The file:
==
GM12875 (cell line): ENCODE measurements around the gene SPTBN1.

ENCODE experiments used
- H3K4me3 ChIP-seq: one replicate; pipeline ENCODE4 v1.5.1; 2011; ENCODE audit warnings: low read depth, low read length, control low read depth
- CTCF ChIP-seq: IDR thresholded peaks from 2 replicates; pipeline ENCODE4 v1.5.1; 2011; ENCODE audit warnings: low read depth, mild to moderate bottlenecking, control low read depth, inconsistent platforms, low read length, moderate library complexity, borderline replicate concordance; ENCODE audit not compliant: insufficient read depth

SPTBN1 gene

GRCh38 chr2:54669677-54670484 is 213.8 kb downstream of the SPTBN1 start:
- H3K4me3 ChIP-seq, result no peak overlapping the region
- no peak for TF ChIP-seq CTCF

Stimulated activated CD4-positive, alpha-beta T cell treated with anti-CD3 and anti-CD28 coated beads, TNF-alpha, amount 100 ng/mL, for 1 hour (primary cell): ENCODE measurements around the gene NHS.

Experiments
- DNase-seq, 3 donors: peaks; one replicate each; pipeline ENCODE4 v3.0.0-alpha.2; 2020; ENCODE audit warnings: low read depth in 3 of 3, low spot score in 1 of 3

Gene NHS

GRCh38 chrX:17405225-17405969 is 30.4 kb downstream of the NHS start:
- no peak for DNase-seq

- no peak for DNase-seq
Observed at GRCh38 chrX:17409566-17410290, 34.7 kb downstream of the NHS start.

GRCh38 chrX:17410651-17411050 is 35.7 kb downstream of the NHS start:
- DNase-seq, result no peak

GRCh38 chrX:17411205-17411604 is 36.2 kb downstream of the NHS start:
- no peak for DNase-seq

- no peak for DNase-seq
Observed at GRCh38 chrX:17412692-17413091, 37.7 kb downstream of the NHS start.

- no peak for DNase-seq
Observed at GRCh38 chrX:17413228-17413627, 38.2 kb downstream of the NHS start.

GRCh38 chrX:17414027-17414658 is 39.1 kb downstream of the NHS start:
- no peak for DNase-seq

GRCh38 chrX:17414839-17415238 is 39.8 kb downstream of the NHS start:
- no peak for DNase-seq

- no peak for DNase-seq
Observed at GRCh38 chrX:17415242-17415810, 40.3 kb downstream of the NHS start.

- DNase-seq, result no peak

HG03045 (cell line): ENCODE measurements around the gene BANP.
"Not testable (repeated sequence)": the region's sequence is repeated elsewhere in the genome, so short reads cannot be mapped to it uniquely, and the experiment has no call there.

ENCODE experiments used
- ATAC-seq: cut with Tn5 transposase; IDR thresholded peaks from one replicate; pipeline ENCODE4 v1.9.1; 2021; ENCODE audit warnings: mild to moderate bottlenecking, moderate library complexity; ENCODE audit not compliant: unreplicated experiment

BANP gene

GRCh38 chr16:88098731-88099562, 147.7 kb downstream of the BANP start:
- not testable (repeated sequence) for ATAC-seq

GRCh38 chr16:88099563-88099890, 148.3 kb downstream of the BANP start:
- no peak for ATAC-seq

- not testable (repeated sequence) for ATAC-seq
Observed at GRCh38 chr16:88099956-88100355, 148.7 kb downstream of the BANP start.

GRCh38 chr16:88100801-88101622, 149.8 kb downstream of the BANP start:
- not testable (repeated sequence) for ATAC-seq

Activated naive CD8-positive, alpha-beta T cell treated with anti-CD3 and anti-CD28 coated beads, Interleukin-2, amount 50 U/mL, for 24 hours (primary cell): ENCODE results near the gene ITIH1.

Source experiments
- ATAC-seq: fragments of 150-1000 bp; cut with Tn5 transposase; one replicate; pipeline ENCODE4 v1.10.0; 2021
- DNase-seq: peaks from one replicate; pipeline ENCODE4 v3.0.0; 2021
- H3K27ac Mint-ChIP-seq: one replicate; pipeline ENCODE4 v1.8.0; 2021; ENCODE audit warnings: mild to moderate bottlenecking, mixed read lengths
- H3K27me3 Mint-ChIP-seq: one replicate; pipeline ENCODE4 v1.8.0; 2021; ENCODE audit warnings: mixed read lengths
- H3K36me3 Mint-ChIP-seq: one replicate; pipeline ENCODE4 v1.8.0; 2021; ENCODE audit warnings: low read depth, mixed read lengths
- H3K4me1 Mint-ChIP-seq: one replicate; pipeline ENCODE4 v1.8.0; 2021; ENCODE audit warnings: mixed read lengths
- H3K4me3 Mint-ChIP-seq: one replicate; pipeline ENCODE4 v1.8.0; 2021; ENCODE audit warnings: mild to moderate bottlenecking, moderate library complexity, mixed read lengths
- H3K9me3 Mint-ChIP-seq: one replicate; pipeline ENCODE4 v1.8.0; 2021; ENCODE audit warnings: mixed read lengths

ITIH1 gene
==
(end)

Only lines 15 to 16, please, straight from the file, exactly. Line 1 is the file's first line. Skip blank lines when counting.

- no peak for DNase-seq
Observed at GRCh38 chrX:17409566-17410290, 34.7 kb downstream of the NHS start.